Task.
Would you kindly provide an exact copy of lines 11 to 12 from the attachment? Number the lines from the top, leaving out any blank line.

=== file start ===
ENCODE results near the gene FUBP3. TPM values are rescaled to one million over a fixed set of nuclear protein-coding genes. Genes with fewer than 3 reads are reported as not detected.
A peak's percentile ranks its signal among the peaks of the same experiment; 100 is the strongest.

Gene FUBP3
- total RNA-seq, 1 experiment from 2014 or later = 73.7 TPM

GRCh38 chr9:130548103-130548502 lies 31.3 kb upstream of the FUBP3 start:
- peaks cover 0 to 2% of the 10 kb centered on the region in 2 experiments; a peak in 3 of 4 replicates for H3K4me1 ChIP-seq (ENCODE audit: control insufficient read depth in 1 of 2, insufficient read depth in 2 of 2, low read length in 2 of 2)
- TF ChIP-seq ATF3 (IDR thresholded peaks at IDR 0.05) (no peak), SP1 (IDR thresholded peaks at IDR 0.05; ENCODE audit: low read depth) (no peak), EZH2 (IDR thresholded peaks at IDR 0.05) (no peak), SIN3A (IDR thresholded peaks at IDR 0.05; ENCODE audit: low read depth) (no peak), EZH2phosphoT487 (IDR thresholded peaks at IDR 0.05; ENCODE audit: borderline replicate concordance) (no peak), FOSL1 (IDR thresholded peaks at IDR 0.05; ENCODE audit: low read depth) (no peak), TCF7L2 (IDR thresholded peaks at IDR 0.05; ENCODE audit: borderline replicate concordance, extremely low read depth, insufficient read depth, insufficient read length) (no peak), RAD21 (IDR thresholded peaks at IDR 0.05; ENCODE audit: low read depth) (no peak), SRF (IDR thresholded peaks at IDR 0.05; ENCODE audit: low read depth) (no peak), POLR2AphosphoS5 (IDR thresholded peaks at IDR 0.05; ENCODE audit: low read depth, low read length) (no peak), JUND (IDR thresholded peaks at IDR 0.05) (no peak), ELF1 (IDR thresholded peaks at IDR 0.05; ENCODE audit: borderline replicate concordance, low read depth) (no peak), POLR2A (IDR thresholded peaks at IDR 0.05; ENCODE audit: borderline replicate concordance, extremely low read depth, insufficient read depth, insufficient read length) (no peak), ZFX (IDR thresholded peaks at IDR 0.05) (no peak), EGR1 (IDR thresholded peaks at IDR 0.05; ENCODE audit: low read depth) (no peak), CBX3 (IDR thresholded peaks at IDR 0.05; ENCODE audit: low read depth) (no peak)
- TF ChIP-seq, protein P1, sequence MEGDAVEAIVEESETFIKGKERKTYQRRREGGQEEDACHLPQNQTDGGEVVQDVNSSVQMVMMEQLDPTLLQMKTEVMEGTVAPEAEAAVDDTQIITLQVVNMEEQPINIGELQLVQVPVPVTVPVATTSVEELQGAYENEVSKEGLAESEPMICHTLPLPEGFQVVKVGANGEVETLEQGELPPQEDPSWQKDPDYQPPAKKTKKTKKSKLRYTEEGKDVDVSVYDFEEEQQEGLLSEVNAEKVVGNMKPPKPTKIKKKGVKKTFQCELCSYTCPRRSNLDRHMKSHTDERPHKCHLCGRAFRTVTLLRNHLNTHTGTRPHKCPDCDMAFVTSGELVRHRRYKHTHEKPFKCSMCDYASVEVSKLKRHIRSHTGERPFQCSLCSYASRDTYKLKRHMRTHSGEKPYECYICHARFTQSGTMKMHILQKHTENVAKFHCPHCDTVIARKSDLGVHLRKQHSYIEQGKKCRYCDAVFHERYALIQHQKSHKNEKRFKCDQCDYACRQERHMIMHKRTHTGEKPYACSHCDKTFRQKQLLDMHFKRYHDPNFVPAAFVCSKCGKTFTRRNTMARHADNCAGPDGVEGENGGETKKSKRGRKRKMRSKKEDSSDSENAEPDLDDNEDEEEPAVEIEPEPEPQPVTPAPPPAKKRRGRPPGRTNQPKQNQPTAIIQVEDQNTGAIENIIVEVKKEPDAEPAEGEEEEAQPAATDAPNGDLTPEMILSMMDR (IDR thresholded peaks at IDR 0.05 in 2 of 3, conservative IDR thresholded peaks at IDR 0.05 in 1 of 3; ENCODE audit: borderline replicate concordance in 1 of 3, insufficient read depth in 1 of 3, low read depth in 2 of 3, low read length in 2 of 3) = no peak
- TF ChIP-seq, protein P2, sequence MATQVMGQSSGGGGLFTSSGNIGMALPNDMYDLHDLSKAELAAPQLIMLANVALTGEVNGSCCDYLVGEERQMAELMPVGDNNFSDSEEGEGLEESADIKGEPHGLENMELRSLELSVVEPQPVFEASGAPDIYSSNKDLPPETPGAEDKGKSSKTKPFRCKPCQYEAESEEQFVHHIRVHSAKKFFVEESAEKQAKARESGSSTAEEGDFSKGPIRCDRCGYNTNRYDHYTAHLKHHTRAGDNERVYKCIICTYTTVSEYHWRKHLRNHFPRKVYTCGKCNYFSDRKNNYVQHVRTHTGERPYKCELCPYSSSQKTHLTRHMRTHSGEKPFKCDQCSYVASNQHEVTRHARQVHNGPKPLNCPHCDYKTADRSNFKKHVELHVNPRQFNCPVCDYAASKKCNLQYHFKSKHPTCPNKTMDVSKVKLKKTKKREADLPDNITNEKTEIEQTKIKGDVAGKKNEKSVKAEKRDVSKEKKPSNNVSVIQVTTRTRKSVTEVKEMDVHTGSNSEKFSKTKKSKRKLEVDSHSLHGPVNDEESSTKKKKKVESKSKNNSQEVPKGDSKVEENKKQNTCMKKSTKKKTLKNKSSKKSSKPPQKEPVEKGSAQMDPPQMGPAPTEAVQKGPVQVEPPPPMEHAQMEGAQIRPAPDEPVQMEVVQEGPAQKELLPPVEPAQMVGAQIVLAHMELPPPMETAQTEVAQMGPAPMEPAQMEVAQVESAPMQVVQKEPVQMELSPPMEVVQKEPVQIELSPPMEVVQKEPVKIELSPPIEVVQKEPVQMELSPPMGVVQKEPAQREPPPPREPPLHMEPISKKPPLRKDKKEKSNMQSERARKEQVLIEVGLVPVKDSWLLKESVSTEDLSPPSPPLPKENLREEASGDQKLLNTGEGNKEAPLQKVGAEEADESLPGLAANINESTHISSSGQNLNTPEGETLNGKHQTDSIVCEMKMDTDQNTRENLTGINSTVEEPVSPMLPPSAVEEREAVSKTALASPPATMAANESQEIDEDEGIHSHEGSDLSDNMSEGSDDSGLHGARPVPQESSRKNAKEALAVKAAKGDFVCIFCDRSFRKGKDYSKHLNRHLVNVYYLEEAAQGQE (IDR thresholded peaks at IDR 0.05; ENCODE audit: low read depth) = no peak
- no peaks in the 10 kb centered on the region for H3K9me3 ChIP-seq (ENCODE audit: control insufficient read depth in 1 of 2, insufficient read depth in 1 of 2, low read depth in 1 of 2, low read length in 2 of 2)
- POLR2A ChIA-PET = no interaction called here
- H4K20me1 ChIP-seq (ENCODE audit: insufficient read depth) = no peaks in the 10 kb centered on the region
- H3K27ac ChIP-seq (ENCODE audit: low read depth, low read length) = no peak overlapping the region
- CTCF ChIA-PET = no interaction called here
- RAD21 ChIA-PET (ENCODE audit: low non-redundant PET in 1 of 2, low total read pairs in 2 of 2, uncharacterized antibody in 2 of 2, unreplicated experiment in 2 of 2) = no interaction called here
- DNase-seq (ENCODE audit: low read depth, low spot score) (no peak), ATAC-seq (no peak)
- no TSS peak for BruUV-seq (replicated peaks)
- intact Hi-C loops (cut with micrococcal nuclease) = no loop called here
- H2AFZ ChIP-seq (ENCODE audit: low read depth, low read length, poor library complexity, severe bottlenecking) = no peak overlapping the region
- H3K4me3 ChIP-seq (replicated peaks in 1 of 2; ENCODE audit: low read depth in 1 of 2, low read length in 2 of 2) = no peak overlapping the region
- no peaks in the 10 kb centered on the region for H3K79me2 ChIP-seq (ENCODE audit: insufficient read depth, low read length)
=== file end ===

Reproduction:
- POLR2A ChIA-PET = no interaction called here
- H4K20me1 ChIP-seq (ENCODE audit: insufficient read depth) = no peaks in the 10 kb centered on the region